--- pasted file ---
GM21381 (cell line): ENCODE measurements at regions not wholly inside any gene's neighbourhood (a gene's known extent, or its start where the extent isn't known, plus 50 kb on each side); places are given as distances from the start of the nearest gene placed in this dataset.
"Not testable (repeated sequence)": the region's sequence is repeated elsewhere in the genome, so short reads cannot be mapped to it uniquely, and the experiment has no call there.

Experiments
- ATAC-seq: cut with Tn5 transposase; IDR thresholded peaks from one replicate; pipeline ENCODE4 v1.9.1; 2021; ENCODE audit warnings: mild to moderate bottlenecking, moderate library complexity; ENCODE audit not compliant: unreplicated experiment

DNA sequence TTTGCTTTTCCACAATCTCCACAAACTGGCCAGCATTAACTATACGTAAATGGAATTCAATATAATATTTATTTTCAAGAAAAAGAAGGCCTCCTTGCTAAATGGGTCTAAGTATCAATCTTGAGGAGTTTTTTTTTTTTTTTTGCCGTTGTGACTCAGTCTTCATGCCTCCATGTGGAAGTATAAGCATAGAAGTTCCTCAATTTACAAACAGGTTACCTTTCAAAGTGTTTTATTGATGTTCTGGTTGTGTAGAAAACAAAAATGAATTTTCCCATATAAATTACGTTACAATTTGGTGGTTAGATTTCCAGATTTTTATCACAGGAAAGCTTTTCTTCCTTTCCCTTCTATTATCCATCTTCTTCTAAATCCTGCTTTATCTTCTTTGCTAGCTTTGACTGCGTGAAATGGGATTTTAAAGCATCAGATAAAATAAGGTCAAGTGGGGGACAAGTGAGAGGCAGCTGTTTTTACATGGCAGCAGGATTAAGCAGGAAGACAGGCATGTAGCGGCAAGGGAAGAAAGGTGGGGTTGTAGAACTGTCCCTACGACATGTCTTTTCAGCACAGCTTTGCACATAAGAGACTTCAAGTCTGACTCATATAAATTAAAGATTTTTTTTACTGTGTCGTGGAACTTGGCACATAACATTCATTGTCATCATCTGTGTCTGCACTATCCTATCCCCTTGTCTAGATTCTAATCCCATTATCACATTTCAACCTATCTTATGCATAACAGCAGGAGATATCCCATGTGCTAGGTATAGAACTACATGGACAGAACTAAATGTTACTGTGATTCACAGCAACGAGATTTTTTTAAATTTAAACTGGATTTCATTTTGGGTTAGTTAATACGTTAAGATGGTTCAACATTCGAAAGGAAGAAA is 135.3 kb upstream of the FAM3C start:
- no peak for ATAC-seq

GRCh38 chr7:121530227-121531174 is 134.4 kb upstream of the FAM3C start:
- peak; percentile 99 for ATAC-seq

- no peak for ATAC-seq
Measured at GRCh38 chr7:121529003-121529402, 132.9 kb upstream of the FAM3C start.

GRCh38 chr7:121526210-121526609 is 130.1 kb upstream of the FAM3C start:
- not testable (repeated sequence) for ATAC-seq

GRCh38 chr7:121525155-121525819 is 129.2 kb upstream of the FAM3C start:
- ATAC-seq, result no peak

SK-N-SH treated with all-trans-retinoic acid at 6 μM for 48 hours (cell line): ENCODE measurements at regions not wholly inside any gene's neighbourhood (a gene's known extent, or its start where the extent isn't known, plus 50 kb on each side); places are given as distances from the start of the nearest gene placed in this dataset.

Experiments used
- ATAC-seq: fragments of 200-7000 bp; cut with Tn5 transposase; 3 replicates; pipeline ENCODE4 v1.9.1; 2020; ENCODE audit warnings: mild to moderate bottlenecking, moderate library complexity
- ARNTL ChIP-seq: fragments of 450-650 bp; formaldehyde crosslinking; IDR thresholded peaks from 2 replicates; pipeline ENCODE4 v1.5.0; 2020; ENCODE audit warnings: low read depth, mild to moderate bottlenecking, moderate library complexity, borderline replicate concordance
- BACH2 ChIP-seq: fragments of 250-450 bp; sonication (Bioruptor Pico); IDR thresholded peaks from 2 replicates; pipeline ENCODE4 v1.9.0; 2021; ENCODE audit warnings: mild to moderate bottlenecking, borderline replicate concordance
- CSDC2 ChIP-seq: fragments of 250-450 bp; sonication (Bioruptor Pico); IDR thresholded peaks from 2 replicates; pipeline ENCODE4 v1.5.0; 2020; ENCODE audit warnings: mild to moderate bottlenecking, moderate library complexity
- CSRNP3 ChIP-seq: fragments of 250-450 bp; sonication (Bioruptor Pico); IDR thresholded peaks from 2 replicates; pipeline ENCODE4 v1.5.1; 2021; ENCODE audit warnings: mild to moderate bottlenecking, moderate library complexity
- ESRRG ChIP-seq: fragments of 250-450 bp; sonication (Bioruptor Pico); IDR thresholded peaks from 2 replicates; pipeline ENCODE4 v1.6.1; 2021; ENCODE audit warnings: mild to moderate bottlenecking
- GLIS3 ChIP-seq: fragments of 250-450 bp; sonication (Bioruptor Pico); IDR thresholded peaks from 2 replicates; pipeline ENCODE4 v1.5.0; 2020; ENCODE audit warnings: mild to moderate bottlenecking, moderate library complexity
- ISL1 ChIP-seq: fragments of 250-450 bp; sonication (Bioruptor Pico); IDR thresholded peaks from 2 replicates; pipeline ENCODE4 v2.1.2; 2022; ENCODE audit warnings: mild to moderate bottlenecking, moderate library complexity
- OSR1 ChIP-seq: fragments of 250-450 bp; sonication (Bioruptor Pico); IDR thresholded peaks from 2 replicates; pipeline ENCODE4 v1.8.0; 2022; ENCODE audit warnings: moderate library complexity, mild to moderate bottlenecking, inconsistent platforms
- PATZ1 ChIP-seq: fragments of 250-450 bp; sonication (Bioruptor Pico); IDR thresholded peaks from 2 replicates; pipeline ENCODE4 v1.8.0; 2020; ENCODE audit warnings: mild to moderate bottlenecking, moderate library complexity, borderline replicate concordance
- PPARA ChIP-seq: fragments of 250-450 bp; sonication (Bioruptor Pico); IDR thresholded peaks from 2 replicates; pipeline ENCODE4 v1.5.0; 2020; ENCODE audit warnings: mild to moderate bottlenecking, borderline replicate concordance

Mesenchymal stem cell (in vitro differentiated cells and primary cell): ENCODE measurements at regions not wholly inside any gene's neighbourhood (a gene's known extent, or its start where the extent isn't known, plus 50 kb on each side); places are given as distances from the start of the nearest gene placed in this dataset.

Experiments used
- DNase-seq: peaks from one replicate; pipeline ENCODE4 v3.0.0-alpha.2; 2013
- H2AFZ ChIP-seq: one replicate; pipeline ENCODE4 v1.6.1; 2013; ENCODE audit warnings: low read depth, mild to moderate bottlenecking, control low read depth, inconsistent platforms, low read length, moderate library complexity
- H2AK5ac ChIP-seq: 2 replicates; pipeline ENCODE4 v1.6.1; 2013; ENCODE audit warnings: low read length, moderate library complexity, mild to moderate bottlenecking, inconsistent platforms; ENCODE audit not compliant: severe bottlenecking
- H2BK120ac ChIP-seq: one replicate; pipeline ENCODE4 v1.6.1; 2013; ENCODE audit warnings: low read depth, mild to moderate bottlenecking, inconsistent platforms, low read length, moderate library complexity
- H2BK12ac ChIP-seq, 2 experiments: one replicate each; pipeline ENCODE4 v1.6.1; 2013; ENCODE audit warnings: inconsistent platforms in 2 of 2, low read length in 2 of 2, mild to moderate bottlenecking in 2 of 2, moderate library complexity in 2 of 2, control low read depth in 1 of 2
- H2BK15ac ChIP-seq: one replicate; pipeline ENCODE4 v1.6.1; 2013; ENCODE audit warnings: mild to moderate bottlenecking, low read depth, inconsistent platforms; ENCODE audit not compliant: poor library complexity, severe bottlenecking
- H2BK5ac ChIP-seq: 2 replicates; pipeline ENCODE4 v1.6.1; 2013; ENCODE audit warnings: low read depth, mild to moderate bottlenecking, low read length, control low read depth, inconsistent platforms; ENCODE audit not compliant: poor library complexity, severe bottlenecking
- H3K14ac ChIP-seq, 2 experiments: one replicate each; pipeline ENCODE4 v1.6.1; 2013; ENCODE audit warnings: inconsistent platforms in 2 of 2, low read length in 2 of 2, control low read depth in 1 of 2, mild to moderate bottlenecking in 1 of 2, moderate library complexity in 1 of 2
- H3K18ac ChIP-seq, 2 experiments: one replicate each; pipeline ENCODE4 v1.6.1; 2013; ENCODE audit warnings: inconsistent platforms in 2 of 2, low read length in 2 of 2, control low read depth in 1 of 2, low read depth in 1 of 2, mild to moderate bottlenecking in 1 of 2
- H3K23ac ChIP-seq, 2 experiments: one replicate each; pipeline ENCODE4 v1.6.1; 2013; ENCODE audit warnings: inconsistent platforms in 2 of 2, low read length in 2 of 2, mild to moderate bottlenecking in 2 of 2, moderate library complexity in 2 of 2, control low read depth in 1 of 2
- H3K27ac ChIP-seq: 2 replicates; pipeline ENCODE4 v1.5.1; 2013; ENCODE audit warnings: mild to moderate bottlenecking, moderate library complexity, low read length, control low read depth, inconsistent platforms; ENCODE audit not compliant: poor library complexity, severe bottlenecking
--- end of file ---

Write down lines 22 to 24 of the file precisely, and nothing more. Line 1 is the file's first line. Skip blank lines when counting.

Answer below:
- ESRRG ChIP-seq: fragments of 250-450 bp; sonication (Bioruptor Pico); IDR thresholded peaks from 2 replicates; pipeline ENCODE4 v1.6.1; 2021; ENCODE audit warnings: mild to moderate bottlenecking
- GLIS3 ChIP-seq: fragments of 250-450 bp; sonication (Bioruptor Pico); IDR thresholded peaks from 2 replicates; pipeline ENCODE4 v1.5.0; 2020; ENCODE audit warnings: mild to moderate bottlenecking, moderate library complexity
- ISL1 ChIP-seq: fragments of 250-450 bp; sonication (Bioruptor Pico); IDR thresholded peaks from 2 replicates; pipeline ENCODE4 v2.1.2; 2022; ENCODE audit warnings: mild to moderate bottlenecking, moderate library complexity